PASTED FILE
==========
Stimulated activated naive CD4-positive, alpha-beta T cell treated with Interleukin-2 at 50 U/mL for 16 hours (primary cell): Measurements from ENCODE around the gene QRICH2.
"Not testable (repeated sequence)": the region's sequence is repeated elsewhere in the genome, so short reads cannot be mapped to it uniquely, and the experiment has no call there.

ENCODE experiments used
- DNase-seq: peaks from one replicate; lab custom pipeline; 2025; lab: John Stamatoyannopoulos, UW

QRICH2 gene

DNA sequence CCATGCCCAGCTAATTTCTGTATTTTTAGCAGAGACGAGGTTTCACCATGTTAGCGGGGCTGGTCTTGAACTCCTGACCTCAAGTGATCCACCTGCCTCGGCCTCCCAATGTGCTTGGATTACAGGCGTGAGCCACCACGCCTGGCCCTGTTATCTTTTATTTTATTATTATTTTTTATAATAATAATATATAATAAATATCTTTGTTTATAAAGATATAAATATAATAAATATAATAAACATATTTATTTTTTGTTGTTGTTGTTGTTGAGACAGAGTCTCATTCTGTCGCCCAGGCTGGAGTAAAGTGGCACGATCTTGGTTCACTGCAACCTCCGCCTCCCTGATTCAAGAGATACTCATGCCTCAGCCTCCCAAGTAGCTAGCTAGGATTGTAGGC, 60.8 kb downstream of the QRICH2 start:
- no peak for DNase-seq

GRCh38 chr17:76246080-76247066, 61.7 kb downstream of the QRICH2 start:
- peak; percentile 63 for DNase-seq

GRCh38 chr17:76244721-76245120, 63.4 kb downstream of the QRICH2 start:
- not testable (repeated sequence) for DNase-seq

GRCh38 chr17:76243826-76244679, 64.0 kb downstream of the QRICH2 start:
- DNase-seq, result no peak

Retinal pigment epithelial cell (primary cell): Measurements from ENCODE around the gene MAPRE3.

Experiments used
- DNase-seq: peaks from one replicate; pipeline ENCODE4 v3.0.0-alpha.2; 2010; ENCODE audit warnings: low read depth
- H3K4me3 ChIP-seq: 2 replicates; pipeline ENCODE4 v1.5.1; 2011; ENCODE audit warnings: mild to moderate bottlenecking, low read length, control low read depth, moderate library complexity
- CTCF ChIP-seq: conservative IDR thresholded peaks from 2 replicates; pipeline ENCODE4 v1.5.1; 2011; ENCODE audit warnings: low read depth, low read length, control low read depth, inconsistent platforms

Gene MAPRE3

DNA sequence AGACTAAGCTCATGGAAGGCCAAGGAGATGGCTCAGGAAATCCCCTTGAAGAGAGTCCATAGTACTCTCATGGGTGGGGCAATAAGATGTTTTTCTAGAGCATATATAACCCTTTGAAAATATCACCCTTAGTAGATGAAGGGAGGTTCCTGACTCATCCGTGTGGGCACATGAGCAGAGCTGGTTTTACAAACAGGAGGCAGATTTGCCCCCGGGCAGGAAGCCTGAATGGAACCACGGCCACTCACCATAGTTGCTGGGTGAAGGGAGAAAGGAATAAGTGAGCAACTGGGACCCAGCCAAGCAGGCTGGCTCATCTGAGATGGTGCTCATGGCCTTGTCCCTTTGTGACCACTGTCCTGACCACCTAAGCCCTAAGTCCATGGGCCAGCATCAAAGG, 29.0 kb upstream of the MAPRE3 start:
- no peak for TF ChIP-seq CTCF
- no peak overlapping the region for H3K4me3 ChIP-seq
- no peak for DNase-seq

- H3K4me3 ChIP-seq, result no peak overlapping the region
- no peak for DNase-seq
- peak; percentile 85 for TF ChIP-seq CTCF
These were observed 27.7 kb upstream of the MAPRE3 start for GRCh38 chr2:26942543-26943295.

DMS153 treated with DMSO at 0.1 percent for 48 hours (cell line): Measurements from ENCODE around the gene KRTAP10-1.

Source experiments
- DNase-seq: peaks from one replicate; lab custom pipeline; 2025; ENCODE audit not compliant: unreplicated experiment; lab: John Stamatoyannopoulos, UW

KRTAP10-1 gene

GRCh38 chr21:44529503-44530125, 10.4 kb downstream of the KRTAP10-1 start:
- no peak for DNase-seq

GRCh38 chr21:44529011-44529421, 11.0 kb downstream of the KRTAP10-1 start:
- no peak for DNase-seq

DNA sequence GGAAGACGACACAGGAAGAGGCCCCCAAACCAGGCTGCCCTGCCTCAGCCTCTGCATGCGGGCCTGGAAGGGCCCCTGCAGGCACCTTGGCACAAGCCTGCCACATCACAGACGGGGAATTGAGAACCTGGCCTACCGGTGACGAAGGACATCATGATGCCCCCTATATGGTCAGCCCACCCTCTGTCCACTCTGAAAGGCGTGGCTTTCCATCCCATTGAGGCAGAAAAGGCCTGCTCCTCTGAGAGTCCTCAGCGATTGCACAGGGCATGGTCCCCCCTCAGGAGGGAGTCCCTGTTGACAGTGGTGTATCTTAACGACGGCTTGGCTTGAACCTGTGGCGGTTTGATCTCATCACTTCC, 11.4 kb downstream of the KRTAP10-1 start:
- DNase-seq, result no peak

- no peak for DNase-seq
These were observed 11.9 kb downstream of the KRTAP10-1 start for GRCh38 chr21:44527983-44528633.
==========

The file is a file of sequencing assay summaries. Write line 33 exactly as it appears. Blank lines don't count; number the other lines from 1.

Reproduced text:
- no peak for DNase-seq